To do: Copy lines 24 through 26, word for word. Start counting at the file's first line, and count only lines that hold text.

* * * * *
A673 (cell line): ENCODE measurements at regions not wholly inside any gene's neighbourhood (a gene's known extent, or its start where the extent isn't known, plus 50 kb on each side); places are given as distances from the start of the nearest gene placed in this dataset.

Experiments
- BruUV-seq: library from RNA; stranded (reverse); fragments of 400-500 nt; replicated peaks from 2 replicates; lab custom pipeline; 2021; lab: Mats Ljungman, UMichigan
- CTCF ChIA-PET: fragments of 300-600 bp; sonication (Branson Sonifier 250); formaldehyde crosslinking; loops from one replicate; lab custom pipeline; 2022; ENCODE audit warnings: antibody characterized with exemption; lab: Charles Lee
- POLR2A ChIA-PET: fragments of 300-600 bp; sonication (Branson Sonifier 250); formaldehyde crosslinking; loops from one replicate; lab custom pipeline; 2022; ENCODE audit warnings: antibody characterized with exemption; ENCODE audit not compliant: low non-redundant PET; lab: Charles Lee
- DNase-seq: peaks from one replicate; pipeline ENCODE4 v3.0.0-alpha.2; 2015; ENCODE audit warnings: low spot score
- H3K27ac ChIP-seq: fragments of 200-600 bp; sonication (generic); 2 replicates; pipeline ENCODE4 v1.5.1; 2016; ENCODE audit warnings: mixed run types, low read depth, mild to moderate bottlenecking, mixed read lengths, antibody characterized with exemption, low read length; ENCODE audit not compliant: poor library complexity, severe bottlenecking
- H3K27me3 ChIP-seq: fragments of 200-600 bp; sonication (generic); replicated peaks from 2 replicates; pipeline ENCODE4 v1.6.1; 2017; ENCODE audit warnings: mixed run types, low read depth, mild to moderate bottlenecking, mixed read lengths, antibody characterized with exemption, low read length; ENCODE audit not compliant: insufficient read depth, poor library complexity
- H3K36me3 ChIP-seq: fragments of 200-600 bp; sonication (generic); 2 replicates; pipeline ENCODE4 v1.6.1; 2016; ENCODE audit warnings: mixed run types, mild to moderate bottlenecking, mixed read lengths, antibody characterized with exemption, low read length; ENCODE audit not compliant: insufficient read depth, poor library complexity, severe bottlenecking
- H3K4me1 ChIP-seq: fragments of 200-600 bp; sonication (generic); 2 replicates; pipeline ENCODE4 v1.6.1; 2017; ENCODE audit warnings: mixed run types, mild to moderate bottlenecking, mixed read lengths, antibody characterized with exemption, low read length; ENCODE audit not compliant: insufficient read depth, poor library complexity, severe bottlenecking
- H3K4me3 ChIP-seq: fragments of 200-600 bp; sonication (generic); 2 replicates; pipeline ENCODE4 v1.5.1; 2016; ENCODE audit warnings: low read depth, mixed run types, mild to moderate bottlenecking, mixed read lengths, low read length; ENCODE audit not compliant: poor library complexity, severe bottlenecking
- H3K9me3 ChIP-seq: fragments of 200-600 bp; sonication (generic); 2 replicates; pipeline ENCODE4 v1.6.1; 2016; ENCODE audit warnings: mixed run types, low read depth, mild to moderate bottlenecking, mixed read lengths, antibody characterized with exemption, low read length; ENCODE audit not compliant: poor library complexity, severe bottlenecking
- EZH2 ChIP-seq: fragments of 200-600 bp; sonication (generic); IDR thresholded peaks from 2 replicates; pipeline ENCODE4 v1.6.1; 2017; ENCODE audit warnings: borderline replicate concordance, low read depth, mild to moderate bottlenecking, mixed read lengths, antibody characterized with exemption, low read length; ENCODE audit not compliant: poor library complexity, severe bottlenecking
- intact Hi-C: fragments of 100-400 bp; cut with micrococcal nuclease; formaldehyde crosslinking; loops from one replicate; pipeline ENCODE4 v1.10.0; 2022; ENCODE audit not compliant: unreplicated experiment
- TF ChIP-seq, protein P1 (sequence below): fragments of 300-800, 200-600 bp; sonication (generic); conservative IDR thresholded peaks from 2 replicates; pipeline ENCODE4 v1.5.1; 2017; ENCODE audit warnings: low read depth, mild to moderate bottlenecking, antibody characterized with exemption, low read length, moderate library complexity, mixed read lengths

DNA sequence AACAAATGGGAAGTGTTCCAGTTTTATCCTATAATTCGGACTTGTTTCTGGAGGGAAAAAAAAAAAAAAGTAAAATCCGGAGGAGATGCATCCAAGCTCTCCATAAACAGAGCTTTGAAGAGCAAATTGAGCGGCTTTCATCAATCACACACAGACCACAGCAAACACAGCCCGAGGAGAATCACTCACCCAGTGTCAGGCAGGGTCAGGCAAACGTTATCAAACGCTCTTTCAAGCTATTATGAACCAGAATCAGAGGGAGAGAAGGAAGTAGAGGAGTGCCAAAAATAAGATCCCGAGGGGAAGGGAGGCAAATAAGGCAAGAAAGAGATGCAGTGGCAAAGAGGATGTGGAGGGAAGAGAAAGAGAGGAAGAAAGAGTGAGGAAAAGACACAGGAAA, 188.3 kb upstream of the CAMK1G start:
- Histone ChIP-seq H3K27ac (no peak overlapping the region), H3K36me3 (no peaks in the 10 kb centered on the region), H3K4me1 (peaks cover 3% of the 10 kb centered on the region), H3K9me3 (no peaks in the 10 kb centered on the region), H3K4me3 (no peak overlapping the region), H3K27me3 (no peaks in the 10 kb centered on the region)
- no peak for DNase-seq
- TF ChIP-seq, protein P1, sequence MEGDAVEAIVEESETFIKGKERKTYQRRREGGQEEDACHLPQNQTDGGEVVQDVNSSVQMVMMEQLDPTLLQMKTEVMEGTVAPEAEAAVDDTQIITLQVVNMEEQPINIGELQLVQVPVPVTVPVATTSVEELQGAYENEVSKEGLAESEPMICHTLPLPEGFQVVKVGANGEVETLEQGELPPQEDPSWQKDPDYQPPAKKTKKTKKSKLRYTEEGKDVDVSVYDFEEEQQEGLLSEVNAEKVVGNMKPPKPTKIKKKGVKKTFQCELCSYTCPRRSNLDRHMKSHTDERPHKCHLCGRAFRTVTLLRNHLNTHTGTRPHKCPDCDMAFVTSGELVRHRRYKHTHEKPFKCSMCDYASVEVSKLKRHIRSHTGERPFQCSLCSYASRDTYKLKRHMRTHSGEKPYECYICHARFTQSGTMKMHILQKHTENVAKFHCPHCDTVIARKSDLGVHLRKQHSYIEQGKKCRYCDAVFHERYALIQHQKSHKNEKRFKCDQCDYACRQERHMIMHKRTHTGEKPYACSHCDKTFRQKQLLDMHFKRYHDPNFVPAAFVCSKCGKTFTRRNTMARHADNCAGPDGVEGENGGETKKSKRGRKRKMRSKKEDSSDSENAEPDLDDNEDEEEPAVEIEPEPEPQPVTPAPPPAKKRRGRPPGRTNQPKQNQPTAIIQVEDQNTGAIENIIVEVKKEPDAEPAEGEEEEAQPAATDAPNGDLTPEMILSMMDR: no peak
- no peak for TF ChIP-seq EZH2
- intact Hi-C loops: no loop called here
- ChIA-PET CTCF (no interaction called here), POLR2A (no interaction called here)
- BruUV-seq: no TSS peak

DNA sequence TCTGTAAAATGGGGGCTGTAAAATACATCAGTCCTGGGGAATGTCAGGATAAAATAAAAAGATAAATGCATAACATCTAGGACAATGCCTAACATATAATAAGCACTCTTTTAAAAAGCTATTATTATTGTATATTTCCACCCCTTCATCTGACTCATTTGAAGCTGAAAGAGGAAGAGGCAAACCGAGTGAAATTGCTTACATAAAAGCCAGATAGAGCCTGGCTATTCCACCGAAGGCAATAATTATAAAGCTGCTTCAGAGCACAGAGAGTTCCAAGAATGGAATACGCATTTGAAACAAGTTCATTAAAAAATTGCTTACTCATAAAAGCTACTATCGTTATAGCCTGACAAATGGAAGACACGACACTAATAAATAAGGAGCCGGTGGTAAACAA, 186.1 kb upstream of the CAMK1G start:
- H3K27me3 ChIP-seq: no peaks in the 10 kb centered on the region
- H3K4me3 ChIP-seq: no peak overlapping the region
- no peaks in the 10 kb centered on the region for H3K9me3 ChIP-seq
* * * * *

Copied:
DNA sequence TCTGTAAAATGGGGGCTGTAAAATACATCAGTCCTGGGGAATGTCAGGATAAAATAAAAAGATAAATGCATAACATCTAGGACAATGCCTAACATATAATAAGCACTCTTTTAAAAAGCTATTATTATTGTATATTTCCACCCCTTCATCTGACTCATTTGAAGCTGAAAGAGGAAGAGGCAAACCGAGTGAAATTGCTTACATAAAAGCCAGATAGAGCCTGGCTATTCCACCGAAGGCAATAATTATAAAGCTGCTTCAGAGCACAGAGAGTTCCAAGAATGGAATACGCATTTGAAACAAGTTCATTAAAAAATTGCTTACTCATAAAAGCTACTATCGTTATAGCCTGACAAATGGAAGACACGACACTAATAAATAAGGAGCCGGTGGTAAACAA, 186.1 kb upstream of the CAMK1G start:
- H3K27me3 ChIP-seq: no peaks in the 10 kb centered on the region
- H3K4me3 ChIP-seq: no peak overlapping the region